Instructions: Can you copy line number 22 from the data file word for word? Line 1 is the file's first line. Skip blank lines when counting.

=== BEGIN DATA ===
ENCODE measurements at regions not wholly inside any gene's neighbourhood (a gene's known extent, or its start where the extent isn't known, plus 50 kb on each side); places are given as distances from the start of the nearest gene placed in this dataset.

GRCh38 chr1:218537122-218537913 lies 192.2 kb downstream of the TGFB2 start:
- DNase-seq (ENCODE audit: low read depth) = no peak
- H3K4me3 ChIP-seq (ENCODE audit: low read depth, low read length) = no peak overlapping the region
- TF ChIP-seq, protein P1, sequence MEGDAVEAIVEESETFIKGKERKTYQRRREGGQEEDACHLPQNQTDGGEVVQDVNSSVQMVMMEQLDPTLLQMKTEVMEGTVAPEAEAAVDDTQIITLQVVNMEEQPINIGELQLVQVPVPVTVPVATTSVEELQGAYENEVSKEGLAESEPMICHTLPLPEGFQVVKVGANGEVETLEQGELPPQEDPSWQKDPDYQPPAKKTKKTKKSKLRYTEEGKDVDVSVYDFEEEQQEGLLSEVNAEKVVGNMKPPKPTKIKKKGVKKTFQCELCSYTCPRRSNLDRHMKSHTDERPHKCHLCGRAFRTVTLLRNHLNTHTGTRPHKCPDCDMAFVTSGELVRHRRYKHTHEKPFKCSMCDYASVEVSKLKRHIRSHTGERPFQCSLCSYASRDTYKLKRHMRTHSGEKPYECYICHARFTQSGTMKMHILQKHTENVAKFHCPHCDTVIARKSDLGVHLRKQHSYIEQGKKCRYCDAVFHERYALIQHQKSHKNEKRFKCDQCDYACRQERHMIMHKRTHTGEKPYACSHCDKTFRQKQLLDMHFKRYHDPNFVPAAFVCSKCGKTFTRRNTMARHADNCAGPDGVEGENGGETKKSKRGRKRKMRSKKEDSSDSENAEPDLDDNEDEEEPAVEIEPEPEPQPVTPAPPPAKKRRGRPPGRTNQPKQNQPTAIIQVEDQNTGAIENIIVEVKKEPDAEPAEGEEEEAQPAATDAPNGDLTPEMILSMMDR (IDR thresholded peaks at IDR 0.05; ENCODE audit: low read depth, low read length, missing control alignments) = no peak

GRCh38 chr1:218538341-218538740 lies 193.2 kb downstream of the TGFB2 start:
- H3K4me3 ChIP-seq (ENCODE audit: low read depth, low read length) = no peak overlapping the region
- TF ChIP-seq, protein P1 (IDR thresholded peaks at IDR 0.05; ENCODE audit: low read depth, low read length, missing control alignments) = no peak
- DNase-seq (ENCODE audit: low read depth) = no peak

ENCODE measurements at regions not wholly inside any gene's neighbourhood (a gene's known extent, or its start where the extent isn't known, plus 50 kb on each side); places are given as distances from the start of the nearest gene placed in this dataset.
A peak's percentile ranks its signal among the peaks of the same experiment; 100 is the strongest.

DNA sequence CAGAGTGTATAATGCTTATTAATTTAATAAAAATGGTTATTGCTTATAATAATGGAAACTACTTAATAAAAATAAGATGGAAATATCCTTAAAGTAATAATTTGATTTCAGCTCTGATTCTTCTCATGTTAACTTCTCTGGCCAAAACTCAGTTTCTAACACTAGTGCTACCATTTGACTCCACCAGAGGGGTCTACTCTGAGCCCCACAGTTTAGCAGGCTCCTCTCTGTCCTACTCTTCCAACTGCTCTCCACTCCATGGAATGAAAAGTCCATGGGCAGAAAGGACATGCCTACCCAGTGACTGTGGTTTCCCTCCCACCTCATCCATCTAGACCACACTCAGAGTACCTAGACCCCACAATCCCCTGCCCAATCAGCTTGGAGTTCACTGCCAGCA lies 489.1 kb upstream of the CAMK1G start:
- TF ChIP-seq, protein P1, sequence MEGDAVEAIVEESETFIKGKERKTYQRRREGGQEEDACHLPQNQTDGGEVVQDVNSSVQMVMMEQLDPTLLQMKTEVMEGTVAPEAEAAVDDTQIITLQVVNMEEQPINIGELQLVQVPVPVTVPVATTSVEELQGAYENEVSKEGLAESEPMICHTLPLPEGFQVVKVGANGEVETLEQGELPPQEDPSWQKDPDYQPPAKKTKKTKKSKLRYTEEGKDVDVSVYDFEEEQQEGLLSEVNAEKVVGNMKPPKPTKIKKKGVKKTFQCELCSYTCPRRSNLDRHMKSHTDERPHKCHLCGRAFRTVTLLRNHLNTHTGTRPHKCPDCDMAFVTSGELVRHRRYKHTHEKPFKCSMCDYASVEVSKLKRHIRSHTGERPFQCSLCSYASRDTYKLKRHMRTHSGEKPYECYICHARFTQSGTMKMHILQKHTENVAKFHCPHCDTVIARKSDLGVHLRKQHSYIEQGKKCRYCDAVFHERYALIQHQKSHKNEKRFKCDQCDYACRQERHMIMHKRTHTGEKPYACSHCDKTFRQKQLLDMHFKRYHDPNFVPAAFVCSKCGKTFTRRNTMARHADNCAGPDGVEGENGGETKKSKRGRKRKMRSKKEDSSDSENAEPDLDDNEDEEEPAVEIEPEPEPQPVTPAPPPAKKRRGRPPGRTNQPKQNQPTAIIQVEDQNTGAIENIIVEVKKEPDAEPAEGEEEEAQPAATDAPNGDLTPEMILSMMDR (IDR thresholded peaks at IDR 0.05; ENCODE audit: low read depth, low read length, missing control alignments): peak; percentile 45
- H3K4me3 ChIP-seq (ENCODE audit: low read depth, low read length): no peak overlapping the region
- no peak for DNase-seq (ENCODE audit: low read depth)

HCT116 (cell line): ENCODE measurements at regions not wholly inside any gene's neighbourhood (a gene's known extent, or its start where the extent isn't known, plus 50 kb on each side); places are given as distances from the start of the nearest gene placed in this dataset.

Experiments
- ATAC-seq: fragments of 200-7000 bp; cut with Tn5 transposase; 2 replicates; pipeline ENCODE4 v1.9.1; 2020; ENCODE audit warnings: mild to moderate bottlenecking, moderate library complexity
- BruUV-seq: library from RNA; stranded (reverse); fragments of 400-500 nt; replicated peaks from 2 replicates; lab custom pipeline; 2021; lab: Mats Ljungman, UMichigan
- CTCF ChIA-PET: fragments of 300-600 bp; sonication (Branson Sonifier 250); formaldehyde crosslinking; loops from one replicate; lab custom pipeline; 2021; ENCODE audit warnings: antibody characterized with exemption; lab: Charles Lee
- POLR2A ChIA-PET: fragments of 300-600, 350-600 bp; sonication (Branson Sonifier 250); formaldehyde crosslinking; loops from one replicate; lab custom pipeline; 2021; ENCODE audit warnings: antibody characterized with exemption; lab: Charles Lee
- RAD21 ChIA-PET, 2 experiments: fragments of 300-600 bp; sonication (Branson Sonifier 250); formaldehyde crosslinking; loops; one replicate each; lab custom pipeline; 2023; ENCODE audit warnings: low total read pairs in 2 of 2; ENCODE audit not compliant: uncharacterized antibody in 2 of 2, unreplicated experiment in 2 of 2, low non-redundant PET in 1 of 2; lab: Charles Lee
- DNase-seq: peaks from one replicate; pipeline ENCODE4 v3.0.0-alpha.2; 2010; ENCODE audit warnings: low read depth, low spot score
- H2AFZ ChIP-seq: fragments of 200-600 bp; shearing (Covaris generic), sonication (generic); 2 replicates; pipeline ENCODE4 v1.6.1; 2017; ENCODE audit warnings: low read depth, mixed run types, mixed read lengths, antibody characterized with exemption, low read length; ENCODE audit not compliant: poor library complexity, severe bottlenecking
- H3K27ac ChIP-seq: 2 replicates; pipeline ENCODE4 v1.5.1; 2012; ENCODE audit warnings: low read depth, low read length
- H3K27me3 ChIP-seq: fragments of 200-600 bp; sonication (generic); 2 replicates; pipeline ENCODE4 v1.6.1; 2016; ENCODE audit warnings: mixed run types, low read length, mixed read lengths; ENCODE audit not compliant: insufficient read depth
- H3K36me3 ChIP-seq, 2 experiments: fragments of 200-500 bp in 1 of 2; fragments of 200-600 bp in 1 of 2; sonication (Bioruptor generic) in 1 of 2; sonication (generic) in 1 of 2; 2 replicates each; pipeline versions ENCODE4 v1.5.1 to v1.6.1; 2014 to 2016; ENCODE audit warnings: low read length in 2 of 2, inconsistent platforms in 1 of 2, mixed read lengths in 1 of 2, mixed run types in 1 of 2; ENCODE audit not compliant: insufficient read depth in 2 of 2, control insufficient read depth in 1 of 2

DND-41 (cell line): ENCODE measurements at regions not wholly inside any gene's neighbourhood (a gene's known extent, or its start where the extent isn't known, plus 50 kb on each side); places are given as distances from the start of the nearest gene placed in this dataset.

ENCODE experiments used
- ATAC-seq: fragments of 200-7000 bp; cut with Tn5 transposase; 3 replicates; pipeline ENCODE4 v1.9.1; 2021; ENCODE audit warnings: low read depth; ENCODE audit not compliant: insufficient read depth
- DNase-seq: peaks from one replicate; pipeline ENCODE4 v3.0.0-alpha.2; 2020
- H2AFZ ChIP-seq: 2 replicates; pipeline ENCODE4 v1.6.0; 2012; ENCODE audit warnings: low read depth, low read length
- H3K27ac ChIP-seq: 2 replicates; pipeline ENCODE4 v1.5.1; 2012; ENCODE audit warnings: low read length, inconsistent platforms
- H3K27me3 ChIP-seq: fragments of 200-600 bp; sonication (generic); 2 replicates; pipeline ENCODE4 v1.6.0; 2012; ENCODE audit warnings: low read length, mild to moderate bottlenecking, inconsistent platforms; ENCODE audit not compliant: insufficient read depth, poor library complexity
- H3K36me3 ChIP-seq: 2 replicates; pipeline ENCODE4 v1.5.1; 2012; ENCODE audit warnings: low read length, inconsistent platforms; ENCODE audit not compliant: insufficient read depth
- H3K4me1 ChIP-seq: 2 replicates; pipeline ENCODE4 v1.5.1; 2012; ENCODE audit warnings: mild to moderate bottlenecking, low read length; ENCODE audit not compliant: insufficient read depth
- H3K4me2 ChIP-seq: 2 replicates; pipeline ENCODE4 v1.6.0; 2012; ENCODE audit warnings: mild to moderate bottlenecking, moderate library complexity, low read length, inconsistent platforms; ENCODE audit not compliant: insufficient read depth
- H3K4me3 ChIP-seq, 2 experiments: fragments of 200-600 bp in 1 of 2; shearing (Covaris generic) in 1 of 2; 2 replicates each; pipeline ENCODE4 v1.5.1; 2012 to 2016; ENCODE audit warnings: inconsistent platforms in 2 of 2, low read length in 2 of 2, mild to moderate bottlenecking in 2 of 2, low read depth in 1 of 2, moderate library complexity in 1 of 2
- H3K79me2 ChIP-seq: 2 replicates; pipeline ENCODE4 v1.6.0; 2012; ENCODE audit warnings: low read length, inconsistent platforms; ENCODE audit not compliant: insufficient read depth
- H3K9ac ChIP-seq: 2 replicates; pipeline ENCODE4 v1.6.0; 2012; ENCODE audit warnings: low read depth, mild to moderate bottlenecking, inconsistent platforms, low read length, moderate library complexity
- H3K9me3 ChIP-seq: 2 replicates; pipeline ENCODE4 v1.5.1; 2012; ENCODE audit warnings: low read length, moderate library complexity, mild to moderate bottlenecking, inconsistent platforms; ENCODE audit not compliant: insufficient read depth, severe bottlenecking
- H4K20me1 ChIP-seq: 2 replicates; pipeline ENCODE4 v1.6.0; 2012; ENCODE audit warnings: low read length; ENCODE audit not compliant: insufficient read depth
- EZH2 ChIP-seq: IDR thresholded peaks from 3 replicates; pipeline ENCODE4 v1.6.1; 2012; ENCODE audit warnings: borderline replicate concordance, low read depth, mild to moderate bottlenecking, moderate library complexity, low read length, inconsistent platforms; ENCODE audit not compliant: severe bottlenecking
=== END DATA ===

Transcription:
- RAD21 ChIA-PET, 2 experiments: fragments of 300-600 bp; sonication (Branson Sonifier 250); formaldehyde crosslinking; loops; one replicate each; lab custom pipeline; 2023; ENCODE audit warnings: low total read pairs in 2 of 2; ENCODE audit not compliant: uncharacterized antibody in 2 of 2, unreplicated experiment in 2 of 2, low non-redundant PET in 1 of 2; lab: Charles Lee